To estimate the size of the complete Arabidopsis protein-protein interactome network and the proportion covered by AI-1MAIN, its “coverage”, we calculated the screening completeness, the percentage of all possible Arabidopsis pair-wise protein combinations screened in space 1 (~10%) (fig. S2), and the overall sensitivity, a parameter that combines both the assay sensitivity of our Y2H version (Fig. 1A) and the sampling sensitivity of our screens (~16%) (fig. S5; table S5) (3, 6, 7, 9). Since AI-1MAIN contains 5,664 interactions, we estimate that the complete Arabidopsis biophysical binary protein-protein interactome, excluding isoforms, is 299,000 ± 79,000 binary interactions (mean ± standard deviation) (3), of which AI-1MAIN represents ~2%. While the Arabidopsis interactome is estimated to be larger than those of yeast, worm or human (6, 7, 9) the number of interactions per possible protein pairs is similar in all four species (5–10 per 10,000). The overall topology of AI-1MAIN is qualitatively similar to that observed for interactome maps of these other species (fig. S6) (6, 7, 9, 10). While all global network analyses were performed with AI-1MAIN, local network analyses were done with AI-1 (http://interactome.dfci.harvard.edu/A_thaliana/index.php?page=2010anm_download and http://interactome/A_thaliana/index.php?page=display; table S4), a dataset combining AI-1MAIN and interactions identified in repeated screens on the subspace indicated in fig. S2, performed to estimate sampling sensitivity (tables S4, S6, S7) (3).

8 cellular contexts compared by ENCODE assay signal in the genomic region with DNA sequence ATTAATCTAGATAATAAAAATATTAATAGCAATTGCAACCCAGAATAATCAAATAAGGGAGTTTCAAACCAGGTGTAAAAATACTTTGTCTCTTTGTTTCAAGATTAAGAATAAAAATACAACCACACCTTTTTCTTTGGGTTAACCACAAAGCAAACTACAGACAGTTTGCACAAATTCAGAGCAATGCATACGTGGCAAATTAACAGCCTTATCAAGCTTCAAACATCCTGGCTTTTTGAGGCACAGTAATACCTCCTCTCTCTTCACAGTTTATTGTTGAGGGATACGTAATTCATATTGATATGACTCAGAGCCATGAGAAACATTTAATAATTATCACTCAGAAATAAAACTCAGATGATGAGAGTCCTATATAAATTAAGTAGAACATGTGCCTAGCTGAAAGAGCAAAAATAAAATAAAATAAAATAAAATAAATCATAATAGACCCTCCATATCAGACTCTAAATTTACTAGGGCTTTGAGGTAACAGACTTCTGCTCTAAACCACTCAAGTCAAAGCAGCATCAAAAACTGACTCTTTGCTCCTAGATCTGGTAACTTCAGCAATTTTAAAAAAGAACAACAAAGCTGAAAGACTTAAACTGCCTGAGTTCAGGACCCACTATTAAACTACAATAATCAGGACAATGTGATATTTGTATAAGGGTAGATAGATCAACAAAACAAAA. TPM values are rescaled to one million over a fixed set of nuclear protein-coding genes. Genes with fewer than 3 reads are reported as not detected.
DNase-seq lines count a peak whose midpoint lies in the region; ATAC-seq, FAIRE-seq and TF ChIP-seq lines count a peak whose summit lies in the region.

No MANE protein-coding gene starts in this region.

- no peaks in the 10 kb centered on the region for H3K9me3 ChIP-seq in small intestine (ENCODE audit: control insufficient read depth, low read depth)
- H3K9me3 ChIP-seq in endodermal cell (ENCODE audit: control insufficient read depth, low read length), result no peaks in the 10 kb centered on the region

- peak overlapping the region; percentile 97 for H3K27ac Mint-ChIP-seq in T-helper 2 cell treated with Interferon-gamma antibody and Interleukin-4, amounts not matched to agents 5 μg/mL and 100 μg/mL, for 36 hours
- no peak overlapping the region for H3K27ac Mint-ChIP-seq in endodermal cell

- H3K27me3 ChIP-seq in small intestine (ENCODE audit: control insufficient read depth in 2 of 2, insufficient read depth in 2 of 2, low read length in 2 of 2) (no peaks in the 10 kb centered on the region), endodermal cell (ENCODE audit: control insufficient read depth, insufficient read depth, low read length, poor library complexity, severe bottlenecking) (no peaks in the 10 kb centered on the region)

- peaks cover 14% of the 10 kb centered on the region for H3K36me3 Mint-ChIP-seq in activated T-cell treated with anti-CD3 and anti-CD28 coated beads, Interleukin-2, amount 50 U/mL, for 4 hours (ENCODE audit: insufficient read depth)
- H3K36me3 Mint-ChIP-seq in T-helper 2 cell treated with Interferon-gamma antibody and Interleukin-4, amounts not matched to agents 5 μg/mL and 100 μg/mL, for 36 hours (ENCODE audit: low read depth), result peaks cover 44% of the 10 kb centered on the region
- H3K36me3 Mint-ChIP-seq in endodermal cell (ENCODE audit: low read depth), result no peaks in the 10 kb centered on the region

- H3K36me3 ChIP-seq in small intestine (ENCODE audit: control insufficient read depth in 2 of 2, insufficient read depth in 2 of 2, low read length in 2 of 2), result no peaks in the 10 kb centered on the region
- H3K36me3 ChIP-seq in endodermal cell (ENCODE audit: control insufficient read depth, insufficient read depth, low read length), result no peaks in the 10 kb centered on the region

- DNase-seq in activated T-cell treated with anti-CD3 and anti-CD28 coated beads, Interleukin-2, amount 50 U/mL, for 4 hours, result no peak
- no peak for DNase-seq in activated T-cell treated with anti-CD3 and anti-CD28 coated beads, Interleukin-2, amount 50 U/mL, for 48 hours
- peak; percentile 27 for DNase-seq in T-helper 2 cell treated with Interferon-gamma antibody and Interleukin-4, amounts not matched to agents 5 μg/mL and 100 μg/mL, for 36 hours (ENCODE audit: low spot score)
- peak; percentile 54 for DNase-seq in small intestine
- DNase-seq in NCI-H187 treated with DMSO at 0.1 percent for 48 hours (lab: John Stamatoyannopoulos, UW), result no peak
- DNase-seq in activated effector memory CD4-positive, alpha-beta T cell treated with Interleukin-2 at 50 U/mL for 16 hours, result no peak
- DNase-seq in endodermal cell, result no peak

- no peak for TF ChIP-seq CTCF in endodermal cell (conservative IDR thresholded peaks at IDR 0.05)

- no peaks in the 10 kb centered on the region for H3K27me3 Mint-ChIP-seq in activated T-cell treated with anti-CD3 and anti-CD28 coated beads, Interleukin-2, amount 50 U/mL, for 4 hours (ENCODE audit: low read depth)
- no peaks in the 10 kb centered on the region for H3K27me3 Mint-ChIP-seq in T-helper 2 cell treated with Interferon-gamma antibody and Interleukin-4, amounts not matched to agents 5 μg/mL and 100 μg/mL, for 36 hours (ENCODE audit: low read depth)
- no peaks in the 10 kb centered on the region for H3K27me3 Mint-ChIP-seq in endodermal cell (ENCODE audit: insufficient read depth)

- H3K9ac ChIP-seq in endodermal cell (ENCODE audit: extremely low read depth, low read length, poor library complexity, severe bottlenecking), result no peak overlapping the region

We assembled 4,252 literature-curated binary interactions between 2,160 Arabidopsis proteins (LCIBINARY) (fig. S1; tables S1, S4) (3). The observed overlap with AI-1MAIN lies within the range expected given the AI-1MAIN coverage (Fig. 1B) (3). With similar numbers of proteins (nodes) and interactions (edges), AI-1MAIN and LCIBINARY are both small-world networks (fig. S6). However, LCIBINARY shows longer distances between nodes and a higher tendency to form clusters of highly interacting nodes (Fig. 1B) (fig. S6). This is likely due to biases inherent to literature-curated datasets, as hypothesis-driven research focuses on few proteins designated to be important (5–7, 9–11). AI-1MAIN and LCIBINARY contain similar fractions of plant-specific proteins (19% and 14%, respectively; fig. S6; table S8) (3), but the presence of several highly connected plant-specific hubs in AI-1MAIN results in twice as many plant-specific interactions (40% and 20%; fig. S6; table S9).